Razat Gaurav: I think the biggest thing that has changed is consumer expectation. There have been generational shifts in consumers’ expectations. Obviously, online shopping has become prominent and prevalent, but the background data is more readily available as well and computing horsepower allows us to monetised that data in ways that we couldn’t imagine twenty years ago, or ways we couldn’t imagine five years ago.

Ben Thompson: There is a danger that we tend to look at the Amazon model in all of this, but it is a perfect example of when you get it right it can be very lucrative. I spent some time recently at Amazon’s warehouse down in Essex in the UK, entirely run in many respects by robots, picking things off shelves bringing them back to distribution. All well and good if you are the size of Amazon. How if you are a small firm selling a few things a day, do you improve your supply chain? How can you hope to compete without that sort of budget?

Razat Gaurav: In the supply chain, there is economies of density, there is economies of scale. However, there are third-party providers who are also able to bring that density to you. There are third party logistic companies who we work with, who are able to aggregate networks and operations from multiple small companies and are able to bring that level of sophistication to the table. But not everything has to be about robots. But a lot of it is also about making decisions, smarter decisions about how to allocate inventory, in what distribution centres, in what stores, in what manufacturing plants, how should you be routing the freight, where should you be sourcing from, there is a big theme right now with the trades and tariff topic.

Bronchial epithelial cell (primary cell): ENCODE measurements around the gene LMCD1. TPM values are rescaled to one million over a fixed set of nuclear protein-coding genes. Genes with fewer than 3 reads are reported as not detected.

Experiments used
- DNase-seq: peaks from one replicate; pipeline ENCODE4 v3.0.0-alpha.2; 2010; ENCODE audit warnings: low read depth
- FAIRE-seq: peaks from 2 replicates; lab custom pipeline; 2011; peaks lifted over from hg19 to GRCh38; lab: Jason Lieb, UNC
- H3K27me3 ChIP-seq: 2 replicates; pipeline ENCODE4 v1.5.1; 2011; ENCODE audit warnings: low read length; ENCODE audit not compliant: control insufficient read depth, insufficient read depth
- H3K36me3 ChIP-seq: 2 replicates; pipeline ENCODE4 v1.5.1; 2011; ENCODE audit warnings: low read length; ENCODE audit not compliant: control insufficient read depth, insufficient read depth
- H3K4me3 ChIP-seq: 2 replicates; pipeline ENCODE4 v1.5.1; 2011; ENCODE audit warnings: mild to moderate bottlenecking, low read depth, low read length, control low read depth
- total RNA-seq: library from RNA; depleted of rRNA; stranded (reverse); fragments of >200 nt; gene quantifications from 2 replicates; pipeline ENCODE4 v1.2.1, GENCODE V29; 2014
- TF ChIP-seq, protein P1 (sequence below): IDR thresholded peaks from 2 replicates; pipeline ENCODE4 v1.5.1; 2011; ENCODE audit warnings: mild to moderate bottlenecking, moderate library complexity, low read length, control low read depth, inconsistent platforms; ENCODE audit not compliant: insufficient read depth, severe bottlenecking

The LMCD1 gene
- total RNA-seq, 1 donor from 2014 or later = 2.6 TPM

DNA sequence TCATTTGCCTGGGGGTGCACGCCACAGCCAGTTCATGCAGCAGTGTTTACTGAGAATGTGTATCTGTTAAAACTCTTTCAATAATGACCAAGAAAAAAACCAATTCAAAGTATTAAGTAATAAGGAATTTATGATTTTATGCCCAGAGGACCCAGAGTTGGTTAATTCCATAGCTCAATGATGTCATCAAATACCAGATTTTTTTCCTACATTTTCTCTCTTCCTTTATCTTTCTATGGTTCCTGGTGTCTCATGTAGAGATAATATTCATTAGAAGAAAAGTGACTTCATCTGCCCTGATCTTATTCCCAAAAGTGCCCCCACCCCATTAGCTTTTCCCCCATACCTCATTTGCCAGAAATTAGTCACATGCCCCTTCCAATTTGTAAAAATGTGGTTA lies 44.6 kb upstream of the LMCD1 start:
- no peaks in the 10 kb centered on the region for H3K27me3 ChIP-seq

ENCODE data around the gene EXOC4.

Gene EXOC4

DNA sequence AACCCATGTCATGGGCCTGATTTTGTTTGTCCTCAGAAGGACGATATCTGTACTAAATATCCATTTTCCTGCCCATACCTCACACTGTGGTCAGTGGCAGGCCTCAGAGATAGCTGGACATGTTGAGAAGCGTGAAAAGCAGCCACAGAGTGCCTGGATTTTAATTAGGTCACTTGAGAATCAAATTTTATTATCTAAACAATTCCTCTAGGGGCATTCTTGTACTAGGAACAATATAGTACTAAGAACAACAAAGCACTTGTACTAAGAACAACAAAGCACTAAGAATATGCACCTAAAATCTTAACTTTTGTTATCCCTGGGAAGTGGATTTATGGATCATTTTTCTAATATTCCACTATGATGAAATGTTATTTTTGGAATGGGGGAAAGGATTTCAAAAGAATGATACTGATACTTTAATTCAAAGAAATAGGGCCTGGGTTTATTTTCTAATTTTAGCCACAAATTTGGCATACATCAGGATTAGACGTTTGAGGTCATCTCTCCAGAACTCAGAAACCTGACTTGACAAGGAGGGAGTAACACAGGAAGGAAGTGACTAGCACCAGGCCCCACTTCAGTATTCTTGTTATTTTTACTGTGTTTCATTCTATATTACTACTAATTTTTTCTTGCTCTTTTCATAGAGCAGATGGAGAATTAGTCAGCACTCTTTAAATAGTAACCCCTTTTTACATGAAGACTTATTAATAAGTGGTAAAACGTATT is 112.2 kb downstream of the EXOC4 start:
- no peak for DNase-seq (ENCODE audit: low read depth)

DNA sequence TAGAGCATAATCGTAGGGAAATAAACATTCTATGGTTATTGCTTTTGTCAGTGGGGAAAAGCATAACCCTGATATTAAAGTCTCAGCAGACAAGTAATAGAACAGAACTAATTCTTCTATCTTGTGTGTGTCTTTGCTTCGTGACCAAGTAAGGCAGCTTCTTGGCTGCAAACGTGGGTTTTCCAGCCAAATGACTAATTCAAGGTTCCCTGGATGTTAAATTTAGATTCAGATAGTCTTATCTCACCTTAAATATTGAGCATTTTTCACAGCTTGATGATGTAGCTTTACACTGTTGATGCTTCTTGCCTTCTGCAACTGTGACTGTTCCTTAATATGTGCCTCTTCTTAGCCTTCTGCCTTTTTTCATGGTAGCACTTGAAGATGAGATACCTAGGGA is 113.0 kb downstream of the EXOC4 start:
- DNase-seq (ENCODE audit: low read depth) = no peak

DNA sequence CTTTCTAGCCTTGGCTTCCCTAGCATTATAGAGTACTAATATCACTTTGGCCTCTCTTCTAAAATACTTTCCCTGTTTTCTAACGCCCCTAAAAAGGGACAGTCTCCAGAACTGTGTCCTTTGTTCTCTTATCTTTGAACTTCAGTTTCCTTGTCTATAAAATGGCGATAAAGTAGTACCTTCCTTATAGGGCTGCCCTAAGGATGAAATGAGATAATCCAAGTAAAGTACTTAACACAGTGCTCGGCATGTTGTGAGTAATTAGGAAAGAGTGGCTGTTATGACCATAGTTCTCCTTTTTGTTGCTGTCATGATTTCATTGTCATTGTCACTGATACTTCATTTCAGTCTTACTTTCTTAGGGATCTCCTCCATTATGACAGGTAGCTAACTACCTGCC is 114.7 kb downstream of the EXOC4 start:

Sally Bundock: Let’s talk about that because among your clients, you’ve got Unilever, Nestle, IKEA, huge global suppliers, distributors, retailers, how are they preparing for this very difficult to predict scenario called Brexit?

Razat Gaurav: It’s been really busy for us because there has been a lot of uncertainty. And where there is uncertainty, you have to play out all different scenarios and so part of what we do with our customers is to help them take their data, their network and create a digital twin, so creating a digital twin of their physical network and then we play out all these digital scenarios. But the reality is, in the absence of clear policy direction whether its trade and tariffs or Brexit, with some of the debate between China and US and Mexico and NAFTA, there is a ton of uncertainty and sometimes these duties and tariffs can account from anywhere from 10%-40% of the cost of it’s get sold, so companies are waiting and watching, playing out different scenarios but they are waiting for making any big capital investments decisions and as a result inventories are creeping up which is not very good for the economy.

Ben Thompson: Razat, really nice to see you. Thanks for explaining all of that. It’s an area that people won’t appreciate. It’s fascinating. Thank you.